March Madness is almost over. No, I don't mean the NCAA
basketball tournament (Go Terps!). I mean the so-called
campaign finance reform bill working its way through the holiest
of holy sites in the United States: the U.S. Senate
I am constantly amazed how the elite of this country continue to
impress themselves. The biggest news over the past week is
how impressed the media and the senators have been about having
a good old-fashioned debate. They're actually debating!
Congratulations to them. The tide has turned and the
bitterness is over. Civility reigns. We should get
down on our knees and thank the Lord Almighty for ending the
petty, partisanship of the most exclusive club in the world.
The Senate has come together to debate an issue. We should
The media missed the problem. The Senate is debating an
undebatable issue. The very fact that the Senate has taken up
the McCain-Feingold bill is a disgrace. Over 200 years ago
our founders had this debate and the result was the First
Amendment to the Constitution. Our current leadership
seems to have forgotten this.
The right to freely petition and lobby our government, the right
to think and express those views are the most fundamental rights
a person can have. Hence, the first Congress made it the first
constitutional amendment. Without the right to petition our
government we can forget the right to bear arms, a speedy trial,
reasonable doubt before conviction and MTV Spring Break every
day, all day throughout the spring.
The McCain-Feingold legislation is the elite's way to return us
to the aristocracy of inherited wealth, not a society run by
those who actually work.
True campaign finance reform would reinforce our rights to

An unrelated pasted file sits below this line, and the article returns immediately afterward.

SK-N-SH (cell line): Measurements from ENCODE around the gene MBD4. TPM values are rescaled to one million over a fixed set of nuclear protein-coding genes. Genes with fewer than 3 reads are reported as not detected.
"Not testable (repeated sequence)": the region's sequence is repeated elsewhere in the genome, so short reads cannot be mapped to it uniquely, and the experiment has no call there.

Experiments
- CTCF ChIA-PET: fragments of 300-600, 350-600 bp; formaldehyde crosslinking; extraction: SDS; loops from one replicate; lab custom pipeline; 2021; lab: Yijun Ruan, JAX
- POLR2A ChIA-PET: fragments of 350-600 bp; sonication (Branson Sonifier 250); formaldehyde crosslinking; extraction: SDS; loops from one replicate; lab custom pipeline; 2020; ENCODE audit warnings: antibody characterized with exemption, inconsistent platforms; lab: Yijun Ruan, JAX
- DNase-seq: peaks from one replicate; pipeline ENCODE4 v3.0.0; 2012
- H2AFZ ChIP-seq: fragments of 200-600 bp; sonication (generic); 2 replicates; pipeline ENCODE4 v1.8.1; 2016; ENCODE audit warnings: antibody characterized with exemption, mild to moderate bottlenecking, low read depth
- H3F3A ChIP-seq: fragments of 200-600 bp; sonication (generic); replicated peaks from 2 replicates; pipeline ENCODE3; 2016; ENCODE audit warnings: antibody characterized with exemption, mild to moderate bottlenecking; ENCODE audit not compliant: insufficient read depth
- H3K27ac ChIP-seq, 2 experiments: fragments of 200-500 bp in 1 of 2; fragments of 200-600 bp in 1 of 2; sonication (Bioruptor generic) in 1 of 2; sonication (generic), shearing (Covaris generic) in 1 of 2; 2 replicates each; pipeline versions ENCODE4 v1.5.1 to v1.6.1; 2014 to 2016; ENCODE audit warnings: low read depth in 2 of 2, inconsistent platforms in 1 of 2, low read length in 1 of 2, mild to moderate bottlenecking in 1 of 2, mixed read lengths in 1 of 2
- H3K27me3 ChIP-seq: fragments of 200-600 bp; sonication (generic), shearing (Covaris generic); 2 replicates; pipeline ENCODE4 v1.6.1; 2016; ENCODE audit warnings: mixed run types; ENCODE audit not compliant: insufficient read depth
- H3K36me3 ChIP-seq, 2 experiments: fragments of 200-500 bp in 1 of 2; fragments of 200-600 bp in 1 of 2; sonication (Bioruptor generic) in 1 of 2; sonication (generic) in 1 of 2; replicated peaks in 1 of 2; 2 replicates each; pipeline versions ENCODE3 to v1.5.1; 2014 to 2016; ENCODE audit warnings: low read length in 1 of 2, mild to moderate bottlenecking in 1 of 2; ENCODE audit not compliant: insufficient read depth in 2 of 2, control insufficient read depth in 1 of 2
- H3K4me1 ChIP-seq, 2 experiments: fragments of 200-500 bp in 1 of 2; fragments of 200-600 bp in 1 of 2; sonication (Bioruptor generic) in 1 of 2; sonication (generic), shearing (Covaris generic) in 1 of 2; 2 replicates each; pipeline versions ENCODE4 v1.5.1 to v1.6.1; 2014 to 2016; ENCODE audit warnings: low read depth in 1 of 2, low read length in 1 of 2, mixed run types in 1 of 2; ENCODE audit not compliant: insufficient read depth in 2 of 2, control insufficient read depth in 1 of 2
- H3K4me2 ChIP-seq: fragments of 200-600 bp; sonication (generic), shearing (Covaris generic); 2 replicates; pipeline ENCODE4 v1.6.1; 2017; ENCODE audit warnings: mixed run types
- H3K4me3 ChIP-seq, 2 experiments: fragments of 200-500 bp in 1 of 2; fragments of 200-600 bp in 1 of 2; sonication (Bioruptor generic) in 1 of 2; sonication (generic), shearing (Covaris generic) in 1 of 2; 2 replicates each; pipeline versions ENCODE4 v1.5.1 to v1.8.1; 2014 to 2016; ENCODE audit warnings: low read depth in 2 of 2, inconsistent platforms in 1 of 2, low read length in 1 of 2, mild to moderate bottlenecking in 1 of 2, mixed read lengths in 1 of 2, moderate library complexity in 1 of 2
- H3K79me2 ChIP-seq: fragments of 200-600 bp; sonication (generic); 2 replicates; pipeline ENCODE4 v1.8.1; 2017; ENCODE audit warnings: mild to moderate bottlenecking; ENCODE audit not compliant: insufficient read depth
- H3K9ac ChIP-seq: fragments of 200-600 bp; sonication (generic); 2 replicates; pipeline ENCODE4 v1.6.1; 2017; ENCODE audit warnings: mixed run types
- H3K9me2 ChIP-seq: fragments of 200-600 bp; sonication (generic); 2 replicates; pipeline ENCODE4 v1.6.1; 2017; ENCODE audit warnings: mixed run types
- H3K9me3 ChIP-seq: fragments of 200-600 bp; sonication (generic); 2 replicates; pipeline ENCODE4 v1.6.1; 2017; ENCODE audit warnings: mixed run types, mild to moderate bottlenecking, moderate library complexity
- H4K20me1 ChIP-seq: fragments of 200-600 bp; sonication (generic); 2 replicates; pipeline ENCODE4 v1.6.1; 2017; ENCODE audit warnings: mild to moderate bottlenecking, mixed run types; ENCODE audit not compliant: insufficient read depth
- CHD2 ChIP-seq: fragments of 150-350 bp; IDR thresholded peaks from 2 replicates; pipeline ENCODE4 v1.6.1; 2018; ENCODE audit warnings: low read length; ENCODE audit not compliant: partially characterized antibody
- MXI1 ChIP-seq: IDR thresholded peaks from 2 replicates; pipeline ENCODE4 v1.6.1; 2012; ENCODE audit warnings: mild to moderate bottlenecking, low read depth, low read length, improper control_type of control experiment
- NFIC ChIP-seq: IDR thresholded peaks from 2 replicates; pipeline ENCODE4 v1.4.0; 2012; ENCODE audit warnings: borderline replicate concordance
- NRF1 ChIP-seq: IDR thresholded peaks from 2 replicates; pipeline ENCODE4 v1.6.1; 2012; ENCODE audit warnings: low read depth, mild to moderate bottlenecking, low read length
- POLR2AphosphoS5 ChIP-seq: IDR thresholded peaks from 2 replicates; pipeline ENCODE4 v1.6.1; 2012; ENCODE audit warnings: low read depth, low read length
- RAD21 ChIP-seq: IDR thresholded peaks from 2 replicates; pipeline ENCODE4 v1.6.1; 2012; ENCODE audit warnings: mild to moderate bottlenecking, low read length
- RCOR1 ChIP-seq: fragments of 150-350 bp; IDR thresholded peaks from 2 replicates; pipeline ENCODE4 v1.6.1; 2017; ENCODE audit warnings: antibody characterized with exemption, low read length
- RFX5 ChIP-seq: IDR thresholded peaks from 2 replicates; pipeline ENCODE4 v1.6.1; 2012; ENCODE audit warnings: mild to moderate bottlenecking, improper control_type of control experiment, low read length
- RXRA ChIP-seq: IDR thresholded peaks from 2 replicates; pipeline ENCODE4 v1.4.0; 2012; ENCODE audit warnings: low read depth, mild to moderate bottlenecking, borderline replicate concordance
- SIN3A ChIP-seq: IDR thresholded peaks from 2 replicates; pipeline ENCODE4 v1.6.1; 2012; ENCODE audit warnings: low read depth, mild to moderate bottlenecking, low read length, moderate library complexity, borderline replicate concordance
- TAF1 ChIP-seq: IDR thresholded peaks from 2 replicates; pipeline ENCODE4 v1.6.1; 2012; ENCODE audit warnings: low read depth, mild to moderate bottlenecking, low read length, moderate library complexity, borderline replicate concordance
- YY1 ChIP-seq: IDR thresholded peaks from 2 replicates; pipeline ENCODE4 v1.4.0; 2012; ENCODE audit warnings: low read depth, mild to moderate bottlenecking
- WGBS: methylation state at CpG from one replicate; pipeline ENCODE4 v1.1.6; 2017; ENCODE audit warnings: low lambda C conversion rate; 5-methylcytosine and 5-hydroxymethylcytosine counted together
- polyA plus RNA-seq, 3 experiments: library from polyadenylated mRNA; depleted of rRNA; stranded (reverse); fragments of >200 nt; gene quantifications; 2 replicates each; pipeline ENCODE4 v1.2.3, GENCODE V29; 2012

petition our government not regulate our ability to do so.
So let me take just a few points and demonstrate:
1. Senators John McCain (R-AZ) and Russ
Feingold (D-WI) and their fellow socialists want to ban soft
money. (Soft money is money, which flows into political
parties and issue advocacy groups unregulated by Uncle Sam.) In
other words, McCain, Feingold & Co. want to know who you're
supporting and by how much so when they win they can use the
heavy-hand of government to retaliate. They do not want
you to contribute to causes you believe in without their stamp
of approval. Mr. Stalin your table.
2. Our senators want to require television
stations to give them reduced sales charges for campaign ads.
Joe Smith's Car Dealership pays full price for the ad, but Joe
Smith for Congress gets a discount. Hmmm. NBC just became
a new public broadcasting station.
3. Liberals believe that money corrupts
politics and that's why there must be a limit to the amount an
individual can contribution to a candidate. But if a poorer
candidate who must fundraise runs against a self-financing
candidate, they want contribution limits to increase. So
in their minds, the money a candidate raises against Steve
Forbes or John Corzine is less corrupting than money raised to
run against some poor shmuck.
4. These heaven-sent angels on high also don't
believe that individuals should be able to attack a candidate
within 60 days of an election. That should speak for
True campaign finance reform would return our First Amendment
rights back to us. We would repeal the Federal Election
Commission. We would repeal the limits on contributions
and we would not require public disclosure of
But what about the buying of our leaders by the evil corporate
powers or by foreign governments? When allegations of
foreign contributions or bribery arose, the Justice Department
could then begin an investigation. Those
found guilty should be prosecuted.
But this irresponsible legislation says to the world our leaders
can't be trusted. If laws to curtail our ability to
monetarily support a candidate aren't on the books they might
accept a bribe. Shame on them. They are denying us
our First Amendment rights to free speech because they don't
Anyone who votes for this so-called campaign finance reform
deserves to be voted out of office. This vote should hang
like a scarlet letter letting all who see and hear them know
that they can't be trusted to hold the position charged to them.
But if this bill, more accurately called the Incumbent
Protection Act, becomes law, don't count on it. Strom
Thurmond won't hold the record of longest-serving senator for
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